Five steps to create a positive company culture.
- Be flexible.
82% of employees say they would be more loyal to their employer if flexible work arrangements were encouraged. Chances are that COVID-19 has seen your company adapt to flexible working. Continue to prioritise this. When executed well, flexible work policies can create a company culture of trust, work-life balance, and self-managed productivity.
- Grow what you’ve got
Did you know that one third of millennials plan to quit their jobs after the COVID-19 pandemic? With this generation now making up much of the workforce, a lot of your star talent could be heading for the door. 94% of employees say that they would stay at a company longer if it invested in their career development, so it’s never been more important to give your employees a reason to stay. Invest in the careers of your employees, seek to understand their goals, and partner with them in achieving those goals. This is key to producing a healthy company culture that fosters loyalty and motivation.
- Show some appreciation
The world’s leading companies are often very good at recognising and rewarding employees. This doesn’t have to cost the earth. Make it standard practice to acknowledge successes privately and publicly — both big and small. You could also try creating a simple system in which employees can be nominated by colleagues or clients for their efforts.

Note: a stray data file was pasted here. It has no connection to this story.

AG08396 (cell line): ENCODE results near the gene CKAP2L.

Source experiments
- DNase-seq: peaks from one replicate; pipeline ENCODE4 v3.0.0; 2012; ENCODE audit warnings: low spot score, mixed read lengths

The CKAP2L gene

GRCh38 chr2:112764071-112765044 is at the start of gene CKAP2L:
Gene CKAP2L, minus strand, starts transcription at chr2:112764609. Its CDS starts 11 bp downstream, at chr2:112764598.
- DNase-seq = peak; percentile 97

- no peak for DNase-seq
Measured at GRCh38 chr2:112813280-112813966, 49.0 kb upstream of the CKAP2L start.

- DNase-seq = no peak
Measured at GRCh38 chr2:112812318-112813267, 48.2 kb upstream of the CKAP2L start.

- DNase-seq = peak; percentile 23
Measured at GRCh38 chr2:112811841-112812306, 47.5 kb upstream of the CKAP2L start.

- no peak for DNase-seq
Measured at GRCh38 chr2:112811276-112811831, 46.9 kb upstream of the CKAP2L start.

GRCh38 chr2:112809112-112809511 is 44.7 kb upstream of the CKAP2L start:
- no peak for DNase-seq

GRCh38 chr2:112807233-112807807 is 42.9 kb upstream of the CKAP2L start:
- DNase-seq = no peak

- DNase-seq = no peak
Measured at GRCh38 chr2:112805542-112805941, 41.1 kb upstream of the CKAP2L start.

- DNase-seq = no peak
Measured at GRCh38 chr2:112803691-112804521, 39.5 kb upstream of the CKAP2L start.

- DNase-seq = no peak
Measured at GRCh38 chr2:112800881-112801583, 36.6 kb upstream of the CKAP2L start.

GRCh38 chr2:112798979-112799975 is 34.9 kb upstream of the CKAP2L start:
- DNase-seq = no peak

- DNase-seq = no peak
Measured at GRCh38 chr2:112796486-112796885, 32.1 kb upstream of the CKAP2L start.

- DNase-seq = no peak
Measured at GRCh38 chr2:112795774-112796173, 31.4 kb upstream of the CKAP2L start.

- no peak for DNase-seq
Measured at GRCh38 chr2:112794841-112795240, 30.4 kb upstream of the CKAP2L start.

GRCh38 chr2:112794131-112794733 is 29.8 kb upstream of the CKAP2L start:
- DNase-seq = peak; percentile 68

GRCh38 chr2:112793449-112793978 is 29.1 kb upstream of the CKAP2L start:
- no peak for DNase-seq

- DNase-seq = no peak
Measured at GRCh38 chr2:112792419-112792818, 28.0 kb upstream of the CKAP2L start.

Our recent ‘employee movement and retention report found that a lack of appreciation and recognition was the main reason (31%) for an employee seeking a new role elsewhere. This makes showing appreciation vital, not only for tackling a toxic workplace culture but talent retention also
- Everyone loves a perk
Employee benefits are a great way to create a positive company culture. A well-run benefits program can set your company apart from the competition and increase employee satisfaction, engagement, and happiness. Explore creative ways in which you can offer employees the perks they really want. How can you do this? It’s simple – ask your team! A basic survey can help you find out what your employees value and are excited about.
- People first
Think of your employees as people — whole people, with financial, physical, emotional needs. Prioritise their holistic wellbeing, and your company culture will reap the benefits. Healthy employees are better employees. Health and efficiency have a clear connection. Healthier employees take fewer sick days and work more productively. Put your people first and put their health at the top of your list. You should ask yourself how you can directly contribute to the wellbeing of your employees. How can you invest in their mental health? Physical health? Financial health?
Toxicity in the workplace comes with a high price, so it’s critical to address these signs the moment you start noticing them. Whilst the above steps will certainly help, there is no magic formula to create the perfect workplace culture. Business leaders must look within if they wish to address issues of workplace toxicity and create a culture that everyone can feel productive and happy in.